Why Working on a Table can Help Your Obedience

I have to admit, if you have had anything to do with protection sports and read this… you are as worried as I once was.

In protection sports, a “table” is used for nasty and negative things.

I remember going to a trainer with a 6 month old puppy who wanted to agitate her on a table… I walked away.

This kind of training when you are talking protection or bite work sports is very negative and pushes a dog into “flight”.

So I have always had a negative connotation with “table work”.

Recently, while helping my students in my classes with “changes of position” I realized a table doesn’t have to be used in a negative way!

Isn’t that the truth!

Most things, even a buckle collar, can be used in a harmful way!

And,  I trust myself not to be abusive!

So I started having my clients use an agility “pause” table.

No tying them down or taking options away!

They were just to help their dogs understand changes of position.

To Explain

Changes of position are important in higher level obedience.

You must tell your dog when to sit, down or stand from a distance!

As easy as this might sound to some… it isn’t! especially when you try to put it into practice.

Most dogs will try and take a few steps in your direction first.

Which, in competition means points off or no points!

Plus, taking a few steps; means you can argue that the dog was not preforming the command.

Either way; it is best to teach the command without the extra steps.

A table takes some of the options away!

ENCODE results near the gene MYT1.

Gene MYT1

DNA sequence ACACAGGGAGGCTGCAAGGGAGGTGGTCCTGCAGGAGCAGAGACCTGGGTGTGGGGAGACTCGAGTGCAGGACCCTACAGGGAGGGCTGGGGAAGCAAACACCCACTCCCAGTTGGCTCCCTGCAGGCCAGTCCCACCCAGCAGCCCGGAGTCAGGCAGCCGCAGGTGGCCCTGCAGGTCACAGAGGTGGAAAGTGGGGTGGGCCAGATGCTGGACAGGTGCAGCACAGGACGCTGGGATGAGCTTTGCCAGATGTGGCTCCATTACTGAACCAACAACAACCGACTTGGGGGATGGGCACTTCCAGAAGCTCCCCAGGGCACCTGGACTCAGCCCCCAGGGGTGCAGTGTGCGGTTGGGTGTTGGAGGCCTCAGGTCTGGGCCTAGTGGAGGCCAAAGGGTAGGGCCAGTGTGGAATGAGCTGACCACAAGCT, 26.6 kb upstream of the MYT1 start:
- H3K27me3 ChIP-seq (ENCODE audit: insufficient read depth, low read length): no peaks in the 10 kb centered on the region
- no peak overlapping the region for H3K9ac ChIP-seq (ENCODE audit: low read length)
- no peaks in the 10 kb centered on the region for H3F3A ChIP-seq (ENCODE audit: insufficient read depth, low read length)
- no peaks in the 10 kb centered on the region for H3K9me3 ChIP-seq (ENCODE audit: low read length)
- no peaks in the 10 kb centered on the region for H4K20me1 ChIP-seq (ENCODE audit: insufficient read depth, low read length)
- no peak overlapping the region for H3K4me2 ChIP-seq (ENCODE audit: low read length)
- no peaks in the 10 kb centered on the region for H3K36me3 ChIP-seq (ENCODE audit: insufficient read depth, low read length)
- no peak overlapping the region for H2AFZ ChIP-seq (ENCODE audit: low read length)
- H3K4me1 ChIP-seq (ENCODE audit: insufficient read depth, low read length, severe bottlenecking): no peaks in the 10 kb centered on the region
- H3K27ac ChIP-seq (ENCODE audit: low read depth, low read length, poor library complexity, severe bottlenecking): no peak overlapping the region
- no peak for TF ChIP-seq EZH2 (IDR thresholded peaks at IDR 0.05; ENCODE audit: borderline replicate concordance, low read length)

It can even help a dog lean the “stay” command.

Conditioning

Sometimes, training is all about conditioning.

If I am trying to get my dog to do something; it is all about trying to get him to do it right…time, after time, after time.

It’s not just for your hair ha ha.

Conditioning is the best way to approach behavior and make sure that it is reliable.

If you want to potty train your dog?

Make sure he doesn’t have an accident for days, weeks, months.

Following your dog around, getting him outside, and making sure he doesn’t have an accident “conditions” him to make good choices and stop having accidents.

The TableDepositphotos_29482573_s-2015

The table encourages a dog not to take several steps toward you as they preform changes of position.

After all, how often when you are working at giving your dog a command from a distance does he take a few steps toward you?

This is NORMAL.

I mean, where do we tend to work our dogs?

We usually work on training in the specific area around us, not from 6 feet or more away!

So there are two ways I help my dog.

#1 Tether

I tether my dogs to a tree or a pole and then lead them out the end of the leash and then ask them to sit, down, or stand.

Even if they try to take a few steps they simply can’t.

It teaches or conditions them that they don’t have to take steps or be near you in order to comply to your commands.

Although sometimes you have to slowly increase the distance (meaning not all dogs can function with obeying obedience commands from 6 feet away).

#2 Table

A table can also help your dog understand without taking the option totally away.

Now, I am not talking about a high table, that isn’t fair and isn’t safe.

I am talking about a table that is a foot or two off of the ground; like the agility pause table.

Some people use a “place board” and I use those too occasionally, I really think using different equipment can be helpful.

So if you are looking for help with some more advanced obedience, looking into integrating a table, it can be a simple way to help your dog learn.

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Comments

  1. k bowron says:

    Sounds interesting.Have never heard of using a table,probably because I’m in UK.Thanks for information so far.I have a rescue border collie who was apparently badly used,so he has confidence issues.He is very nervous of all sudden noises and wants to take off immediately.He is much improved since I got him but still had issues.He pulls as soon ad he is put on a lead .I don’t think he ever walked on a lead.He was just tied up in a farm yard and punished apparently when he didn’t do as he was told.I look forward to receiving the DVDs as well as the emails Thank you.